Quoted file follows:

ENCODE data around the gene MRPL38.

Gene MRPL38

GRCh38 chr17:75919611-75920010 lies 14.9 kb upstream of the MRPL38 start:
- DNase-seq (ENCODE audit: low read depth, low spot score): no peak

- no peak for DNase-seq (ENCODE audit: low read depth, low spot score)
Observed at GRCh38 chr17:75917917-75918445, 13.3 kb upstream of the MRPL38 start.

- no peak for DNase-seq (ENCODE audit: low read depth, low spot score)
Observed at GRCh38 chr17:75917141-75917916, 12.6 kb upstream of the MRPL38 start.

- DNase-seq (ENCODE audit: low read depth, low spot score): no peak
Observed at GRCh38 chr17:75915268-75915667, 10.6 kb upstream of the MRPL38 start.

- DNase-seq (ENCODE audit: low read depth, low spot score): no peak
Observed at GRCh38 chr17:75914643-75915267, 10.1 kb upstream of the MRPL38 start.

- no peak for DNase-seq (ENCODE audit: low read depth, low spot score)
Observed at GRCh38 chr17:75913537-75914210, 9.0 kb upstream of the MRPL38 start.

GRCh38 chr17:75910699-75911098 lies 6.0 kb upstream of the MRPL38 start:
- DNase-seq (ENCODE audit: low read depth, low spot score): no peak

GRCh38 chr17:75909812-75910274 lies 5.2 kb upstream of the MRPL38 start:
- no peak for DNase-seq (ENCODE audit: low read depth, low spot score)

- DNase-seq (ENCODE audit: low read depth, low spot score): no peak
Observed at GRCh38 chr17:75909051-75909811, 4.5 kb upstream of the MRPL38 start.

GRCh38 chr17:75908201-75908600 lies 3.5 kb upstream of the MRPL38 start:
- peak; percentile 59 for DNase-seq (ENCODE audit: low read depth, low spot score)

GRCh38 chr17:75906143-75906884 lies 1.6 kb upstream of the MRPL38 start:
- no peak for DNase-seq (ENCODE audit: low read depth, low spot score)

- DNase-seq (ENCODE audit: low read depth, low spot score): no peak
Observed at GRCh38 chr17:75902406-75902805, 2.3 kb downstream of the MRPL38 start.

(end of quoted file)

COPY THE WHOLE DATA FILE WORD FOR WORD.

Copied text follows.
ENCODE data around the gene MRPL38.

Gene MRPL38

GRCh38 chr17:75919611-75920010 lies 14.9 kb upstream of the MRPL38 start:
- DNase-seq (ENCODE audit: low read depth, low spot score): no peak

- no peak for DNase-seq (ENCODE audit: low read depth, low spot score)
Observed at GRCh38 chr17:75917917-75918445, 13.3 kb upstream of the MRPL38 start.

- no peak for DNase-seq (ENCODE audit: low read depth, low spot score)
Observed at GRCh38 chr17:75917141-75917916, 12.6 kb upstream of the MRPL38 start.

- DNase-seq (ENCODE audit: low read depth, low spot score): no peak
Observed at GRCh38 chr17:75915268-75915667, 10.6 kb upstream of the MRPL38 start.

- DNase-seq (ENCODE audit: low read depth, low spot score): no peak
Observed at GRCh38 chr17:75914643-75915267, 10.1 kb upstream of the MRPL38 start.

- no peak for DNase-seq (ENCODE audit: low read depth, low spot score)
Observed at GRCh38 chr17:75913537-75914210, 9.0 kb upstream of the MRPL38 start.

GRCh38 chr17:75910699-75911098 lies 6.0 kb upstream of the MRPL38 start:
- DNase-seq (ENCODE audit: low read depth, low spot score): no peak

GRCh38 chr17:75909812-75910274 lies 5.2 kb upstream of the MRPL38 start:
- no peak for DNase-seq (ENCODE audit: low read depth, low spot score)

- DNase-seq (ENCODE audit: low read depth, low spot score): no peak
Observed at GRCh38 chr17:75909051-75909811, 4.5 kb upstream of the MRPL38 start.

GRCh38 chr17:75908201-75908600 lies 3.5 kb upstream of the MRPL38 start:
- peak; percentile 59 for DNase-seq (ENCODE audit: low read depth, low spot score)

GRCh38 chr17:75906143-75906884 lies 1.6 kb upstream of the MRPL38 start:
- no peak for DNase-seq (ENCODE audit: low read depth, low spot score)

- DNase-seq (ENCODE audit: low read depth, low spot score): no peak
Observed at GRCh38 chr17:75902406-75902805, 2.3 kb downstream of the MRPL38 start.